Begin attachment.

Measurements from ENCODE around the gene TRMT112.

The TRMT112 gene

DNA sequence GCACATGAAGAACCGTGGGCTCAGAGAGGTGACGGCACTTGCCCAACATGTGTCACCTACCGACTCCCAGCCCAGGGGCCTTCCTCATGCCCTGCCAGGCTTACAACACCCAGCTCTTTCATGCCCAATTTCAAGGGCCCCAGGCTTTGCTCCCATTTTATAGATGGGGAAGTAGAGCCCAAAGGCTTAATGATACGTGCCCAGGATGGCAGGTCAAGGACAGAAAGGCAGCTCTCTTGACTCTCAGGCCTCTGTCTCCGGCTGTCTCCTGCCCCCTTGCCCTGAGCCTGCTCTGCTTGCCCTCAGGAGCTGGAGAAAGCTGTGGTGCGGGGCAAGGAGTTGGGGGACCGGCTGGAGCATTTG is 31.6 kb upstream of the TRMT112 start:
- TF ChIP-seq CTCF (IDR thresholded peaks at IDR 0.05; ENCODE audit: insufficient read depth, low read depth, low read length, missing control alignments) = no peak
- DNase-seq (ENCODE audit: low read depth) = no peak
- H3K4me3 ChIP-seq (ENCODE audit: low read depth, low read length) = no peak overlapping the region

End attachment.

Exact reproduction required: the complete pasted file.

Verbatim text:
Measurements from ENCODE around the gene TRMT112.

The TRMT112 gene

DNA sequence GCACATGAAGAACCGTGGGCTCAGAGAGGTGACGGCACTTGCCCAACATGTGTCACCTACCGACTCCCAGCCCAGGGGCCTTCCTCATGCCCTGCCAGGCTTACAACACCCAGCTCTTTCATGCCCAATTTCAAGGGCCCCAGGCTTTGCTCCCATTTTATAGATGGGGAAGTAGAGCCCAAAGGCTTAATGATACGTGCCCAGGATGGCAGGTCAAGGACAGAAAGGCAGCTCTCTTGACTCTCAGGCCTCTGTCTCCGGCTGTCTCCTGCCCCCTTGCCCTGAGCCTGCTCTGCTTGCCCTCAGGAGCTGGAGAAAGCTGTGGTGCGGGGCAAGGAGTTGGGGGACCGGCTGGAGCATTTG is 31.6 kb upstream of the TRMT112 start:
- TF ChIP-seq CTCF (IDR thresholded peaks at IDR 0.05; ENCODE audit: insufficient read depth, low read depth, low read length, missing control alignments) = no peak
- DNase-seq (ENCODE audit: low read depth) = no peak
- H3K4me3 ChIP-seq (ENCODE audit: low read depth, low read length) = no peak overlapping the region